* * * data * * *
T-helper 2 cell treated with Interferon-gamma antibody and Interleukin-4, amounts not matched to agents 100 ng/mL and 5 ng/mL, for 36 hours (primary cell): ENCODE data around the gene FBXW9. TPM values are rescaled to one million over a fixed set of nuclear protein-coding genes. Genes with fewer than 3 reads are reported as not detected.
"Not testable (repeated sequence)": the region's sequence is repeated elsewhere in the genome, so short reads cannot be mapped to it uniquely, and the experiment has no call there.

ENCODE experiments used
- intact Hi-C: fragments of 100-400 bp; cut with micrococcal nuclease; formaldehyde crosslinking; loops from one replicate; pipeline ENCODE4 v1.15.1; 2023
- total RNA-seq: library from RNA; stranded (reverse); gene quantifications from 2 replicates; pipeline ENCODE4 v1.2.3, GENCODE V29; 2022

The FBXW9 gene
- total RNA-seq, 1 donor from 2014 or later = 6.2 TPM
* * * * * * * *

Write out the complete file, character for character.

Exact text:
T-helper 2 cell treated with Interferon-gamma antibody and Interleukin-4, amounts not matched to agents 100 ng/mL and 5 ng/mL, for 36 hours (primary cell): ENCODE data around the gene FBXW9. TPM values are rescaled to one million over a fixed set of nuclear protein-coding genes. Genes with fewer than 3 reads are reported as not detected.
"Not testable (repeated sequence)": the region's sequence is repeated elsewhere in the genome, so short reads cannot be mapped to it uniquely, and the experiment has no call there.

ENCODE experiments used
- intact Hi-C: fragments of 100-400 bp; cut with micrococcal nuclease; formaldehyde crosslinking; loops from one replicate; pipeline ENCODE4 v1.15.1; 2023
- total RNA-seq: library from RNA; stranded (reverse); gene quantifications from 2 replicates; pipeline ENCODE4 v1.2.3, GENCODE V29; 2022

The FBXW9 gene
- total RNA-seq, 1 donor from 2014 or later = 6.2 TPM